UBC Faculty Research and Publications

Trends in extra-corporeal membrane oxygenation for the treatment of acute respiratory distress syndrome… Rush, Barret; Wiskar, Katie; Berger, Landon; Griesdale, Donald 2016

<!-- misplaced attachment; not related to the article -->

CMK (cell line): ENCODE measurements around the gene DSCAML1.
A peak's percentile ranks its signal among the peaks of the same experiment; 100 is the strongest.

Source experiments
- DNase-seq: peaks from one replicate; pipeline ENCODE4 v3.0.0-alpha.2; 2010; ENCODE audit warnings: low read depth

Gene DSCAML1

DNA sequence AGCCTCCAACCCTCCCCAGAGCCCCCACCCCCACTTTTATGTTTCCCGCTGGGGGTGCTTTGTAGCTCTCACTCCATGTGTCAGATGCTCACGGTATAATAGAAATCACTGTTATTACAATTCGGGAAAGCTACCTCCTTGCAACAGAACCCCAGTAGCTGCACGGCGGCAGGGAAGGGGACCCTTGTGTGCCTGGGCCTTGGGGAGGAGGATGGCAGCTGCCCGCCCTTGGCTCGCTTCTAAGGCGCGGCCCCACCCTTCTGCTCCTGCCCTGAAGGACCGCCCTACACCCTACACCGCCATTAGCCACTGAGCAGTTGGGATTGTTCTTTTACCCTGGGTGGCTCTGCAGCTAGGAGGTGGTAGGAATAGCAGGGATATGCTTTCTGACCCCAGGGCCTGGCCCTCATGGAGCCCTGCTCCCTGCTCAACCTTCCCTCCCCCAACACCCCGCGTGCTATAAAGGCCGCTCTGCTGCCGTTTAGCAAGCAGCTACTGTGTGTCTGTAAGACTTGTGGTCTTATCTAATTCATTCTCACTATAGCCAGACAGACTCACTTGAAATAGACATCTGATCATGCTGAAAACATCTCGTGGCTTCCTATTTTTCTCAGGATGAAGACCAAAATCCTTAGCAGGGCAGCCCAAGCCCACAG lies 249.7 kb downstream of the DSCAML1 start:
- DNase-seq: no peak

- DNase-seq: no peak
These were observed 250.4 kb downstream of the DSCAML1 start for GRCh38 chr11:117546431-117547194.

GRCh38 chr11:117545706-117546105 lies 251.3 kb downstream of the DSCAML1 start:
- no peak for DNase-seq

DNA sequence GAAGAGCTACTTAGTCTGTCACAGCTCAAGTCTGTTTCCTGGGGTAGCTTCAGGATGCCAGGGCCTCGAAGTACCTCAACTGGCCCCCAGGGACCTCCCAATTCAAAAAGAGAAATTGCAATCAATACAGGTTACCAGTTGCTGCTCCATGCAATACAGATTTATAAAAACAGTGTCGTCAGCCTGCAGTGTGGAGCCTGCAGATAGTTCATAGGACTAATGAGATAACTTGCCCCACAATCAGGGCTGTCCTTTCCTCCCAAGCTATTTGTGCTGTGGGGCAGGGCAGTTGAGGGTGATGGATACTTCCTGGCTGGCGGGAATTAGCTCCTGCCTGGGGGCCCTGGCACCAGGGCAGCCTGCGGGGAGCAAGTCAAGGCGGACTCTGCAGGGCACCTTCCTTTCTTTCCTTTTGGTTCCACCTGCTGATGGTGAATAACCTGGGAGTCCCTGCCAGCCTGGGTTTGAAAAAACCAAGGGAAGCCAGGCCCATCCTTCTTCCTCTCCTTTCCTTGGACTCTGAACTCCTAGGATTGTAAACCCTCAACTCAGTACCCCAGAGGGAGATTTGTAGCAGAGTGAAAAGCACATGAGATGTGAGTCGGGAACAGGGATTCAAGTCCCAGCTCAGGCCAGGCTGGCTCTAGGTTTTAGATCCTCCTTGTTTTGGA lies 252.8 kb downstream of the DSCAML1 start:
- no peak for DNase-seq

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Trends in extra-corporeal membrane oxygenation for the treatment of acute respiratory distress syndrome in the United States  Barret RUSH, bar890@mail.harvard.edu1,2 Katie WISKAR, katiewiskar@gmail.com1  Landon BERGER, bergerlandon@gmail.com1,3 Donald GRIESDALE, donald.griesdale@vch.ca1,3,4  1. Division of Critical Care Medicine, Department of Medicine, Vancouver General Hospital, University of British Columbia, Room 2438, Jim Pattison Pavilion, 2nd Floor, 855 West 12th Avenue, Vancouver, BC, V5Z 1M9, Canada 2. Harvard T.H. Chan School of Public Health, Harvard University, 677 Huntington Ave, Boston, MA 02115 3. Department of Anesthesia, Pharmacology and Therapeutics, University of British Columbia, Vancouver, BC, Canada 4. Centre for Clinical Epidemiology and Evaluation, Vancouver Coastal Health Research Institute, Vancouver, BC, Canada   Send Correspondence to:   Dr. Barret Rush MD Division of Critical Care Medicine,  Department of Medicine,  Vancouver General Hospital,  University of British Columbia,  Room 2438, Jim Pattison Pavilion, 2nd Floor, 855 West 12th Avenue, Vancouver, BC,  V5Z 1M9, CANADA      Email: bar890@mail.harvard.edu    Word Count:   Figure Count:   Conflict of Interest: No authors disclose any conflicts of interest  Funding:  Dr. Griesdale is funded by the VGH & UBC Hospital Foundation Best of Health Fund.   Introduction  The acute respiratory distress syndrome (ARDS) is a state of diffuse inflammatory lung injury characterized by acute-onset, non-cardiogenic pulmonary edema with varying degrees of hypoxemia. Despite significant advances in intensive care, mortality from ARDS remains high.1–5  To date, the only interventions that have been shown to improve survival in ARDS are low tidal volume ventilation and prone positionin.6,7 The use of extra-corporeal membrane oxygenation (ECMO) for the treatment of ARDS has received significant attention in the past decade.  ECMO allows for extra-pulmonary gas exchange and very low tidal volume ventilation, “resting” the heart and lungs and buying time for treatment and recovery in cardiorespiratory failure. The 2014 Extra-corporeal Life Support Organization (ELSO) guidelines suggest that ECMO be considered in patients with high-risk hypoxic or hypercarbic respiratory failure despite optimal conventional ventilation.8  However, the role of ECMO in ARDS remains undefined. The 2012 ELSO registry report indicates increased use of ECMO for all-cause respiratory failure in the wake of the 2009 H1N1 influenza pandemic, but does not provide information about patient characteristics associated with ECMO use; nor does it focus on ARDS specifically.9  The goal of our study was to examine patterns of ECMO use for the treatment of ARDS in the United States between 2006 and 2011.      Materials and Methods We report our study in according to the STrengthening the Reporting of OBservational studies in Epidemiology (STROBE) statement.10  A waiver of consent was obtained from the University of British Columbia Institutional Review Board.  Study Population  For this retrospective cohort study, data from the Nationwide Inpatient Sample was examined for the years 2006-2011.  This nationally representative dataset captures approximately 20% of all United States hospital discharges.  It is a complex survey designed to produce national projections released by the Agency for Healthcare Research and Quality (AHRQ).    The cohort was obtained by isolating all patients greater than 18 years of age who had a discharge diagnosis of ARDS.  ICD9 codes for acute respiratory failure following trauma and surgery (518.51), other pulmonary insufficiency, not elsewhere classified, following trauma and surgery (518.52), acute and chronic respiratory failure following trauma and surgery (518.53), acute respiratory failure (518.81) and other pulmonary insufficiency, not elsewhere classified (518.82) were used to define ARDS, consistent with definitions of previous authors.11  Patients who had ICD9 procedure codes for ECMO (39.65 and 37.62) were then segregated from the overall ARDS group.  A flow diagram of patient selection is displayed in Figure 1.  We also queried for the use of inhaled nitric oxide (00.12).  Patient level factors gathered included age, gender, race (White, Black, Hispanic, other or missing), length of stay, hospital mortality, insurance status (coverage vs no coverage), and patient zip code income quartile.  Hospital characteristics obtained included teaching status (teaching vs non-teaching), size (as defined by the AHRQ), and region of the country (Northeast, Midwest, South, West).  Statistical Analysis Data were analyzed using complex survey procedures in SAS version 9.4 (SAS Institute, Cary, NC); national estimates were obtained with appropriate national weights.  Chi-squared tests were used for nominal or ordinal outcomes; independent t tests were used for continuous data.  Trend analysis was performed using linear regression.  All tests were performed at an alpha level of 0.05.  Results  A total of 47,911,414 hospital discharges were examined, representing 235,911,271 hospitalizations using national weights.  There were 1,479,022 discharges that met the definition of ARDS, representing 7,281,206 discharges.  There were 775 patients with a diagnosis of ARDS who underwent ECMO during the study period (Table 1).  Overall in-hospital mortality for the ECMO group was 58.6% versus 25.1% in the non ECMO cohort (p= <0.0001).  Length of stay was longer for patients who underwent ECMO, 15.8 (IQR 28.5) days vs 6.9 (IQR 10.3) days (p=<0.0001).  Patients treated with ECMO were younger, at 47.9 (SD 16.8) years vs 66.4 (SD 16.9) years (p=<0.0001), as well as less likely to be female, 37.7% vs 50.4% (p=<0.0001).  There was no difference in the use of ECMO by zip code income quartile.  Hospital characteristics associated with the use of ECMO included teaching status (92.0% vs 45.6% p=<0.0001) and large hospital size (86.7% vs 64.9% p=<0.0001).  The region of the country where care was delivered was not significant (p=0.11).  The trend in the use of ECMO for ARDS is displayed in Figure 2.  There was a 409% relative increase in the use of ECMO for ARDS in the United States between 2006 and 2011, from 0.0177% to 0.0901% (p=0.0041).  Discussion  There has been a dramatic increase in ECMO use for the treatment of ARDS in the United States.  Patients who receive ECMO are young males who have higher in-hospital mortality and are more likely to be treated in large teaching hospitals compared to those that do not receive ECMO. The increase in ECMO use seen in our study is consistent with ELSO registry data.9  There are several possible reasons for the dramatic uptake in use.  Most significantly, the successful use of ECMO in severe cases of ARDS during the H1N1 influenza epidemic, and the ensuing attention in the literature, led to renewed interest in the therapy.12–17  Furthermore, significant refinements in ECMO technology since its inception allow for easier, safer, and more widespread use.18  Our finding that young males are more likely to receive ECMO is consistent with scoring models proposed to estimate survival probability in ECMO patients, which show that both younger age and male gender are associated with improved survival.19,20  Patients who receive ECMO are more likely to be treated in large, tertiary academic hospitals is unsurprising given the resource-intensive, highly-specialized nature of the therapy.   The 59% percent mortality rate in ECMO patients in our study is concurrent with the latest ELSO registry paper, which showed a 51% mortality rate in adult patients undergoing VV-ECMO for ARDS.9  Other publications of heterogeneous study populations have reported a very wide range of mortality in ECMO-treated ARDS patients, ranging from 16% to 64%.17  The finding that ECMO patients have a higher mortality rate than the control group in our study is highly susceptible to selection bias, as it is usually the sickest patients who receive ECMO as a rescue measure.    The role of ECMO for ARDS remains hotly debated.21,22  Several recent meta-analyses cite insufficient high-quality evidence, as there is a paucity of well-designed randomized control trials, particularly in the current era of lung-protective ventilation.17,23  The CESAR trial seemed to support transfer to an ECMO-capable center for patients with severe ARDS, but results should be interpreted with caution given the lack of standardized therapy in the control group and differences in rates of lung-protective ventilation.24  Studies are underway that will hopefully provide more definitive answers about the role of ECMO and extra-corporeal CO2 removal in treating ARDS.14,25   The strength of our study lies in the use of a large, nation-wide dataset capturing 20 percent of all hospital admissions. This allows for excellent generalizability and accurate representation of the use of ECMO for ARDS in the United States.  The results of our study need to be interpreted in the context of the study design.  Retrospective observational studies based on discharge data are inherently susceptible to patient selection bias, as well as the possibility of coding errors.  Furthermore, we were unable to collect data on patient-level variables including etiology of ARDS, which may influence outcomes. Further high-quality trials are needed to clarify the role of ECMO in ARDS.   Conclusions  The use of ECMO for the treatment of ARDS in the United States increased by over 400% between 2006 and 2012.  Patients who receive ECMO are more likely to be younger males, and to be treated in large tertiary care hospitals. Mortality for the ECMO-treated group was 59%.  Further research is needed to clarify the role of ECMO in treating ARDS.   References 1.  Rubenfeld GD, Caldwell E, Peabody E, et al. Incidence and outcomes of acute lung injury. N Engl J Med 2005;353(16):1685–93.  2.  Rubenfeld GD, Herridge MS. Epidemiology and outcomes of acute lung injury. Chest 2007;131(2):554–62.  3.  Zambon M, Vincent J-L. Mortality rates for patients with acute lung injury/ARDS have decreased over time. Chest 2008;133(5):1120–7.  4.  Phua J, Badia JR, Adhikari NKJ, et al. Has mortality from acute respiratory distress syndrome decreased over time?: A systematic review. Am J Respir Crit Care Med 2009;179(3):220–7.  5.  Villar J, Blanco J, Añón JM, et al. The ALIEN study: incidence and outcome of acute respiratory distress syndrome in the era of lung protective ventilation. Intensive Care Med 2011;37(12):1932–41.  6.  Guérin C, Reignier J, Richard J-C, et al. Prone positioning in severe acute respiratory distress syndrome. N Engl J Med 2013;368(23):2159–68.  7.  Ventilation with lower tidal volumes as compared with traditional tidal volumes for acute lung injury and the acute respiratory distress syndrome. The Acute Respiratory Distress Syndrome Network. N Engl J Med 2000;342(18):1301–8.  8.  Extracorporeal Life Support Organization. Guidelines for Adult Respiratory Failure [Internet]. 2013 [cited 2015 Aug 31];Available from: https://www.elso.org/Portals/0/IGD/Archive/FileManager/989d4d4d14cusersshyerdocumentselsoguidelinesforadultrespiratoryfailure1.3.pdf 9.  Paden ML, Conrad SA, Rycus PT, Thiagarajan RR, ELSO Registry. Extracorporeal Life Support Organization Registry Report 2012. ASAIO J Am Soc Artif Intern Organs 1992 2013;59(3):202–10.  10.  Vandenbroucke JP, von Elm E, Altman DG, et al. Strengthening the Reporting of Observational Studies in Epidemiology (STROBE): explanation and elaboration. Epidemiol Camb Mass 2007;18(6):805–35.  11.  Reynolds H, McCunn M, Borg U, Habashi N, Cottingham C, Bar-Lavi Y. Acute respiratory distress syndrome: estimated incidence and mortality rate in a 5 million-person population base. Crit Care 1998;2(1):29–34.  12.  Australia and New Zealand Extracorporeal Membrane Oxygenation (ANZ ECMO) Influenza Investigators, Davies A, Jones D, et al. Extracorporeal Membrane Oxygenation for 2009 Influenza A(H1N1) Acute Respiratory Distress Syndrome. JAMA 2009;302(17):1888–95.  13.  Zangrillo A, Biondi-Zoccai G, Landoni G, et al. Extracorporeal membrane oxygenation (ECMO) in patients with H1N1 influenza infection: a systematic review and meta-analysis including 8 studies and 266 patients receiving ECMO. Crit Care Lond Engl 2013;17(1):R30.  14.  Combes A. Extracorporeal Membrane Oxygenation for Severe Acute Respiratory Distress Syndrome (EOLIA TRIAL) Clinical Trials Number NCT01470703 [Internet]. 2015;Available from: https://clinicaltrials.gov/show/NCT01470703 15.  Mitchell MD, Mikkelsen ME, Umscheid CA, Lee I, Fuchs BD, Halpern SD. A systematic review to inform institutional decisions about the use of extracorporeal membrane oxygenation during the H1N1 influenza pandemic. Crit Care Med 2010;38(6):1398–404.  16.  Munshi L, Telesnicki T, Walkey A, Fan E. Extracorporeal life support for acute respiratory failure. A systematic review and metaanalysis. Ann Am Thorac Soc 2014;11(5):802–10.  17.  Schmidt M, Hodgson C, Combes A. Extracorporeal gas exchange for acute respiratory failure in adult patients: a systematic review. Crit Care Lond Engl 2015;19:99.  18.  Del Sorbo L, Cypel M, Fan E. Extracorporeal life support for adults with severe acute respiratory failure. Lancet Respir Med 2014;2(2):154–64.  19.  Roch A, Hraiech S, Masson E, et al. Outcome of acute respiratory distress syndrome patients treated with extracorporeal membrane oxygenation and brought to a referral center. Intensive Care Med 2014;40(1):74–83.  20.  Schmidt M, Bailey M, Sheldrake J, et al. Predicting survival after extracorporeal membrane oxygenation for severe acute respiratory failure. The Respiratory Extracorporeal Membrane Oxygenation Survival Prediction (RESP) score. Am J Respir Crit Care Med 2014;189(11):1374–82.  21.  Park PK, Dalton HJ, Bartlett RH. Point: Efficacy of extracorporeal membrane oxygenation in 2009 influenza A(H1N1): sufficient evidence? Chest 2010;138(4):776–8.  22.  Morris AH, Hirshberg E, Miller RR, Statler KD, Hite RD. Counterpoint: Efficacy of extracorporeal membrane oxygenation in 2009 influenza A(H1N1): sufficient evidence? Chest 2010;138(4):778–81; discussion 782–4.  23.  Tramm R, Ilic D, Davies AR, Pellegrino VA, Romero L, Hodgson C. Extracorporeal membrane oxygenation for critically ill adults. Cochrane Database Syst Rev 2015;1:CD010381.  24.  Peek GJ, Mugford M, Tiruvoipati R, et al. Efficacy and economic assessment of conventional ventilatory support versus extracorporeal membrane oxygenation for severe adult respiratory failure (CESAR): a multicentre randomised controlled trial. Lancet Lond Engl 2009;374(9698):1351–63.  25.  Francois G. Strategy of UltraProtective Lung Ventilation With Extracorporeal CO2 Removal for New-Onset Moderate to seVere ARDS (SUPERNOVA) [Internet]. 2015 [cited 2015 Aug 31];Available from: https://clinicaltrials.gov/ct2/show/NCT02282657